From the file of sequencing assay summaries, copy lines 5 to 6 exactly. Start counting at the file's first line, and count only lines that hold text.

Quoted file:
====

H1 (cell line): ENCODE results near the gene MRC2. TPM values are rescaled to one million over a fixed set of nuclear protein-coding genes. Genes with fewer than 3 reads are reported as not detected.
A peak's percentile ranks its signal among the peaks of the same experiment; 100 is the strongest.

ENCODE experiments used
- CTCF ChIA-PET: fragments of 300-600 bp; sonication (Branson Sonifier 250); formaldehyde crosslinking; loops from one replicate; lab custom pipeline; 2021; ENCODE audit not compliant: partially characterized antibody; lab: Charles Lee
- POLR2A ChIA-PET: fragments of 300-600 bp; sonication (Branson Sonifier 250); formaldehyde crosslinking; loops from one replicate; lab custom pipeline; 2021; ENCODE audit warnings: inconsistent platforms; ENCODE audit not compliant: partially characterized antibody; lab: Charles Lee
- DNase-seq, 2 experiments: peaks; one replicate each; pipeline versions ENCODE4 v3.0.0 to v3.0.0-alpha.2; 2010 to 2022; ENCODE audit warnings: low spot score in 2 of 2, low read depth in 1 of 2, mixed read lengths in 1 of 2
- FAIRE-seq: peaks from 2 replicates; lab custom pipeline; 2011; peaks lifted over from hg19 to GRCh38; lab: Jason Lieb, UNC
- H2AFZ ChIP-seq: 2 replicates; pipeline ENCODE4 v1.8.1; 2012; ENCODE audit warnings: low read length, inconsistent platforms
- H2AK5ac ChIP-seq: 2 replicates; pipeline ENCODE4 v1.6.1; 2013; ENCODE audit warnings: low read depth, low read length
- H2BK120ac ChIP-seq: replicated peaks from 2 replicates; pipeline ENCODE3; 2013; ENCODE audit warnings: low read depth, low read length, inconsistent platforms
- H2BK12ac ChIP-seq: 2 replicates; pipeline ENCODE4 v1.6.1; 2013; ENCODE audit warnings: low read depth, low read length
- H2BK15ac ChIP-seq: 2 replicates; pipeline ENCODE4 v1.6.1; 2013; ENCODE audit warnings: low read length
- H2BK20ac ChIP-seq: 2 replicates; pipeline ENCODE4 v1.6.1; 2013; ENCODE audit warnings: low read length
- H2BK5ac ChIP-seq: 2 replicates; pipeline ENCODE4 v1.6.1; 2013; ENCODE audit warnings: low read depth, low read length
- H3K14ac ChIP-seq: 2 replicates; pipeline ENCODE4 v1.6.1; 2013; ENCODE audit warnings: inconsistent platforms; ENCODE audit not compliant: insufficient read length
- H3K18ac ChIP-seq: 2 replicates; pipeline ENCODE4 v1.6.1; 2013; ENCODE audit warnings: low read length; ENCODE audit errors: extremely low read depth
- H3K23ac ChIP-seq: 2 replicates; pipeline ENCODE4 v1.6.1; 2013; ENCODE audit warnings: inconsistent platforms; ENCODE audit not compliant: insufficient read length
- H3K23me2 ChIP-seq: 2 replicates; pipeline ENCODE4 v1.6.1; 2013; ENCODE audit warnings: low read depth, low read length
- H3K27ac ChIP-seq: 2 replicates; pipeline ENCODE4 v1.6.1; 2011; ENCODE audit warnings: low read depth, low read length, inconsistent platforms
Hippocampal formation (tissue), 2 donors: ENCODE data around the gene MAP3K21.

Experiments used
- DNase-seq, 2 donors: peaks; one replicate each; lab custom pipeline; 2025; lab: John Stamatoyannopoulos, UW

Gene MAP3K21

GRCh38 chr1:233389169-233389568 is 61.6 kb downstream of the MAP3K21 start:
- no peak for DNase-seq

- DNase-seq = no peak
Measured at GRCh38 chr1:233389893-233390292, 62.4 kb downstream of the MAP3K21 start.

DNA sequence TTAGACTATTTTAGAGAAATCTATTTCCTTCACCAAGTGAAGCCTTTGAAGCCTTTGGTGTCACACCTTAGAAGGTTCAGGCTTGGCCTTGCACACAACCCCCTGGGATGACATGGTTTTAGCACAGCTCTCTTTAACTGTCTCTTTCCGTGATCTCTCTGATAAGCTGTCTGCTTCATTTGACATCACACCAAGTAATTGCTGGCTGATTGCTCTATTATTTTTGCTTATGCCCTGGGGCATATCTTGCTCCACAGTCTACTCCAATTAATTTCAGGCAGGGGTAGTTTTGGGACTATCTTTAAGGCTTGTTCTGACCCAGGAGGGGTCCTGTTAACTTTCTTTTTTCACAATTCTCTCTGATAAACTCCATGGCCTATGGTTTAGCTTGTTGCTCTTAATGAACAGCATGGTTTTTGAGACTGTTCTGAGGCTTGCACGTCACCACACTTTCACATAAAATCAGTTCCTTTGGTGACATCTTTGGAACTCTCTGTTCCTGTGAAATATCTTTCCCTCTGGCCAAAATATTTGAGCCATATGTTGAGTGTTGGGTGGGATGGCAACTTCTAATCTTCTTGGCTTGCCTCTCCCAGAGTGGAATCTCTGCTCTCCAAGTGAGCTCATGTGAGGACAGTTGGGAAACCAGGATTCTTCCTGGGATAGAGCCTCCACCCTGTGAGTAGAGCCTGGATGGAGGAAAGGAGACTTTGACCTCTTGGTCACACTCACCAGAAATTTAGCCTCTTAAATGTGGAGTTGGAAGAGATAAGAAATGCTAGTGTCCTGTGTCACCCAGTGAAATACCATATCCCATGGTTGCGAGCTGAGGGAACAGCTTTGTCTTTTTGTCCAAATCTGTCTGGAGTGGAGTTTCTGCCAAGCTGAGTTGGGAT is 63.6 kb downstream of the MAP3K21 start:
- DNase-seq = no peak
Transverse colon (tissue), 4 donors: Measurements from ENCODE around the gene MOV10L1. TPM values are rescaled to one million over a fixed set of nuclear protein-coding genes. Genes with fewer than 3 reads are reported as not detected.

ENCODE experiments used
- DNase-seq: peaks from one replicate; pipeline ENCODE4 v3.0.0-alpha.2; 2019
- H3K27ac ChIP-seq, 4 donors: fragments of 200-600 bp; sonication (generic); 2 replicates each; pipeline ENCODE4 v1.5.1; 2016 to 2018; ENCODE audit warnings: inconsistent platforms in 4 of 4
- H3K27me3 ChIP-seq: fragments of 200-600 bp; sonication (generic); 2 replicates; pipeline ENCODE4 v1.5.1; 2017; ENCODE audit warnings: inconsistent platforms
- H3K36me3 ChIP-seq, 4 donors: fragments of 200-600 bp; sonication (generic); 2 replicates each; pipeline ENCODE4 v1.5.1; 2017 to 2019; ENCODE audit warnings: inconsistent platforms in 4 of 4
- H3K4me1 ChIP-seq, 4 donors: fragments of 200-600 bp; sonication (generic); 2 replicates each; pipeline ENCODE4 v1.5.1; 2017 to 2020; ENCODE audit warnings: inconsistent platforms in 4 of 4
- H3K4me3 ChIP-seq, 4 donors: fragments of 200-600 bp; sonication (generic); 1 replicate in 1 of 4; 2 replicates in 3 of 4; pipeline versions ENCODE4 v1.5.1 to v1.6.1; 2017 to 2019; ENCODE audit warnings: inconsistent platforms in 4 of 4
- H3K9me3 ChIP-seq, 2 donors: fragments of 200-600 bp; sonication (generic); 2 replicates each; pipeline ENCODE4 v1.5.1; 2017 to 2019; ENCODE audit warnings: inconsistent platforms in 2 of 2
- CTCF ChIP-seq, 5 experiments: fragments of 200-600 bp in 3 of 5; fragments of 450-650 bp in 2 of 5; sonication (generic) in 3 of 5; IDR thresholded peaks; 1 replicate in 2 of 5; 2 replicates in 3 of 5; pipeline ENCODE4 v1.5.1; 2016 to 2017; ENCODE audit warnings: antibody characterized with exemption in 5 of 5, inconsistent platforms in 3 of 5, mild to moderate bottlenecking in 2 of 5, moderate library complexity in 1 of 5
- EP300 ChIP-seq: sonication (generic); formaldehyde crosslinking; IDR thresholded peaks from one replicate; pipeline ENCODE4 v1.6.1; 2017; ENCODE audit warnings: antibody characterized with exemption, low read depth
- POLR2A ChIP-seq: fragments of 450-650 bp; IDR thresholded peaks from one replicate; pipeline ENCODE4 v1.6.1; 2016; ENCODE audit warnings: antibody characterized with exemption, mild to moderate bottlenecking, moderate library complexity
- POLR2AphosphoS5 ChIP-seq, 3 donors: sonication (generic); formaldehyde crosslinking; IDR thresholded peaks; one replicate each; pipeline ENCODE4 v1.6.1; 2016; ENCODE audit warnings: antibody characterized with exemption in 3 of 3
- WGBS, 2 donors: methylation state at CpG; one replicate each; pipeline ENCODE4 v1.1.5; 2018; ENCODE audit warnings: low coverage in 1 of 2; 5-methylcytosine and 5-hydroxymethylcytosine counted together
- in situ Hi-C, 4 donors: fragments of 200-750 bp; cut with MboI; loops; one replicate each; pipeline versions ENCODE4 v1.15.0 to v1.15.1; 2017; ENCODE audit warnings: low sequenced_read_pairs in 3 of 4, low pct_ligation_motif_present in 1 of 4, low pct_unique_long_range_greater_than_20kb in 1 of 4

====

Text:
- POLR2A ChIA-PET: fragments of 300-600 bp; sonication (Branson Sonifier 250); formaldehyde crosslinking; loops from one replicate; lab custom pipeline; 2021; ENCODE audit warnings: inconsistent platforms; ENCODE audit not compliant: partially characterized antibody; lab: Charles Lee
- DNase-seq, 2 experiments: peaks; one replicate each; pipeline versions ENCODE4 v3.0.0 to v3.0.0-alpha.2; 2010 to 2022; ENCODE audit warnings: low spot score in 2 of 2, low read depth in 1 of 2, mixed read lengths in 1 of 2